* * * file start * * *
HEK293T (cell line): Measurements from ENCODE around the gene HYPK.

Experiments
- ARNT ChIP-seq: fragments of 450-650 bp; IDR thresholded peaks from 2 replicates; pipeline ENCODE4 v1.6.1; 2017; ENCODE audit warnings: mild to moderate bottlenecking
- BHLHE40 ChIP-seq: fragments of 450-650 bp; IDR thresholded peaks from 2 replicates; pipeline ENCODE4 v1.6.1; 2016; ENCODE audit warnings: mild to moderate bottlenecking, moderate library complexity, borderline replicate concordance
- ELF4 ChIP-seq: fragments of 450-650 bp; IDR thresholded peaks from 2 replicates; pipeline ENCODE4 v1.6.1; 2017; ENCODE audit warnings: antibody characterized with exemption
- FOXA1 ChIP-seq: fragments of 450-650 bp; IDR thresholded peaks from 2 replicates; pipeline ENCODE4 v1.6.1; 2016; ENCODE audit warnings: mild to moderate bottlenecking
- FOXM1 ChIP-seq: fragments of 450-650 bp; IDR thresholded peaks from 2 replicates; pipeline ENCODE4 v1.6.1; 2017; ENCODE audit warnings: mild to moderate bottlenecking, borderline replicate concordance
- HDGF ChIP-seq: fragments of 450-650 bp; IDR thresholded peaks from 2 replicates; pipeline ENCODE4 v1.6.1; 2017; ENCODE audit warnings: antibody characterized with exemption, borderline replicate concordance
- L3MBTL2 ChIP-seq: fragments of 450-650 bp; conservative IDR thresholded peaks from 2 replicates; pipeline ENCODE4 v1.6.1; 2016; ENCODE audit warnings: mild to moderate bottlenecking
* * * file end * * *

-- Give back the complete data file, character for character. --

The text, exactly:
HEK293T (cell line): Measurements from ENCODE around the gene HYPK.

Experiments
- ARNT ChIP-seq: fragments of 450-650 bp; IDR thresholded peaks from 2 replicates; pipeline ENCODE4 v1.6.1; 2017; ENCODE audit warnings: mild to moderate bottlenecking
- BHLHE40 ChIP-seq: fragments of 450-650 bp; IDR thresholded peaks from 2 replicates; pipeline ENCODE4 v1.6.1; 2016; ENCODE audit warnings: mild to moderate bottlenecking, moderate library complexity, borderline replicate concordance
- ELF4 ChIP-seq: fragments of 450-650 bp; IDR thresholded peaks from 2 replicates; pipeline ENCODE4 v1.6.1; 2017; ENCODE audit warnings: antibody characterized with exemption
- FOXA1 ChIP-seq: fragments of 450-650 bp; IDR thresholded peaks from 2 replicates; pipeline ENCODE4 v1.6.1; 2016; ENCODE audit warnings: mild to moderate bottlenecking
- FOXM1 ChIP-seq: fragments of 450-650 bp; IDR thresholded peaks from 2 replicates; pipeline ENCODE4 v1.6.1; 2017; ENCODE audit warnings: mild to moderate bottlenecking, borderline replicate concordance
- HDGF ChIP-seq: fragments of 450-650 bp; IDR thresholded peaks from 2 replicates; pipeline ENCODE4 v1.6.1; 2017; ENCODE audit warnings: antibody characterized with exemption, borderline replicate concordance
- L3MBTL2 ChIP-seq: fragments of 450-650 bp; conservative IDR thresholded peaks from 2 replicates; pipeline ENCODE4 v1.6.1; 2016; ENCODE audit warnings: mild to moderate bottlenecking